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I wonder why I've got empty string as a result when I'm especting something completely else... I use trim function to cut phone number from string:

select trim(leading  '509960405' from '509960405509960404');

Why the result isn't 509960404 as expected?

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What is the result? –  Robert Harvey Apr 30 '13 at 16:41
    
Try using ltrim. postgresql.org/docs/8.1/static/functions-string.html –  Robert Harvey Apr 30 '13 at 16:43
    
@Robert- it's nothing... –  Borys Apr 30 '13 at 16:43
1  
@RobertHarvey, ltrim wouldn't help because it also takes a list of characters, not a string. –  Paul Tomblin Apr 30 '13 at 16:45
    
@Borys I tried the query in SQLFiddle and it got 5099604 but missed the 05 after that, but it did return. –  Maggy May Apr 30 '13 at 16:45

2 Answers 2

up vote 1 down vote accepted

trim strips out any characters matching a list of characters. All the characters in your string are in your "leading" list of characters. What you wrote could just as easily be written as

select trim(leading '04569' from '509960405509960404');

It removes any 0, 4, 5, 6 or 9 characters from the beginning of your string. Since your string consists of only 0, 4, 5, 6, or 9 characters, it removes them all.

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so why when I'm doing that select trim(both '55' from '509960405509960404'); the result is: 09960405509960404 ? –  Borys Apr 30 '13 at 16:45
    
Because it removes the 5 from the beginning. You only have one unique character in your character list in that case, a '5', and there is only one '5' at the beginning of the string. You should really try reading the documentation for a function before complaining that it's not working right. –  Paul Tomblin Apr 30 '13 at 16:47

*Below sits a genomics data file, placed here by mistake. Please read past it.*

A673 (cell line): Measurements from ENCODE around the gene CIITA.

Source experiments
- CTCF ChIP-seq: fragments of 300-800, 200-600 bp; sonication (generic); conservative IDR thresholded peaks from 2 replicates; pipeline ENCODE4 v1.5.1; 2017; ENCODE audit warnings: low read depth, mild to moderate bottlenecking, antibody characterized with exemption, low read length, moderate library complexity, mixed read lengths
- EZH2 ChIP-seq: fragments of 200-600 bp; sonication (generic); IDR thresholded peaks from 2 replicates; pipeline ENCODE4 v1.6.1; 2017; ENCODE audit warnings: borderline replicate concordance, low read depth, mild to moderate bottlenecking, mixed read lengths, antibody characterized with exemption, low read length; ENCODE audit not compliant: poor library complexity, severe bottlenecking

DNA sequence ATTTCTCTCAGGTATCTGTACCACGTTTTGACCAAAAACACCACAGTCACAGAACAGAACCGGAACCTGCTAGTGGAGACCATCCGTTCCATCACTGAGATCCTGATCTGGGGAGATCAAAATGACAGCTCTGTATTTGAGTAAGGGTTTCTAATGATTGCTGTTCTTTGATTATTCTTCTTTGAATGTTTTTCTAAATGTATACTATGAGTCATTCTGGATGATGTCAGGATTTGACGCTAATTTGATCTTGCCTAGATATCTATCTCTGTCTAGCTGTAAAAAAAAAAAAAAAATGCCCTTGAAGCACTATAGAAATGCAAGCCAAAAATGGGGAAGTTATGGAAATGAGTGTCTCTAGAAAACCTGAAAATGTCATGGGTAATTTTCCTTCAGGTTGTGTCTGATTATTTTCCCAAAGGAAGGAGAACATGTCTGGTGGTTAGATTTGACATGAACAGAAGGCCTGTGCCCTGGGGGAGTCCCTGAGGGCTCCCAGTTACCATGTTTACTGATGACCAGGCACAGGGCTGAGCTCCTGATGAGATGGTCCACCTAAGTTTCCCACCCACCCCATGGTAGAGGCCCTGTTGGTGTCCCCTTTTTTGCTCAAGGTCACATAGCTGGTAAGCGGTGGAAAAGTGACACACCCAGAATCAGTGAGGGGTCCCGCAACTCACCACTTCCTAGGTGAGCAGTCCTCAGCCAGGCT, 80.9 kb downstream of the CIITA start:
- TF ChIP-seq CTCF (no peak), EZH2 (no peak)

I red documentation and i'm still not sure why it cut number from inside although it doesn't match. –  Borys Apr 30 '13 at 16:50
    
Because as I said in the answer, it's removing all the characters that match, and they all match. –  Paul Tomblin Apr 30 '13 at 16:50
    
ok, thx my confusion was caused by the lack of distinction between set of characters and string as a whole, so thx ;) –  Borys May 2 '13 at 18:24

@Paul clarified the behaviour of trim().
The solution you presented in the comment is potentially treacherous:

SELECT replace('509960405509960404','509960405','')

Replaces all occurrences of '509960405' not just the first. For example:

SELECT replace('509960405509960404','50996040' ,'');

Results in 54. I suspect that's not what you want.
The generally popular method to remove a pattern from the beginning of a string is with regular expressions. You can use regexp_replace() in Postgres.

SELECT regexp_replace('509960405509960404','^509960405' ,'');

^ .. glues the pattern to the start of the string ("left-anchored").
regexp_replace() is not as fast as the simple replace(), but offers a rich set of options.
There are other methods, depending on your exact (secret) requirements.

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thx, Erwin. Replace is exactly what I need in this case. My job is to find and cut all occurrences of phone numbers in many strings (yes, strings ;) because data i'm about to clean are one big mess. So if somebody puts one number many times in one field I have to return only one number and copy that somewhere else. The probability that whole and right number (with appropriate prefix) gonnna be part of another number in the same string is extremely low so I think it's good way to do that. –  Borys May 2 '13 at 18:21

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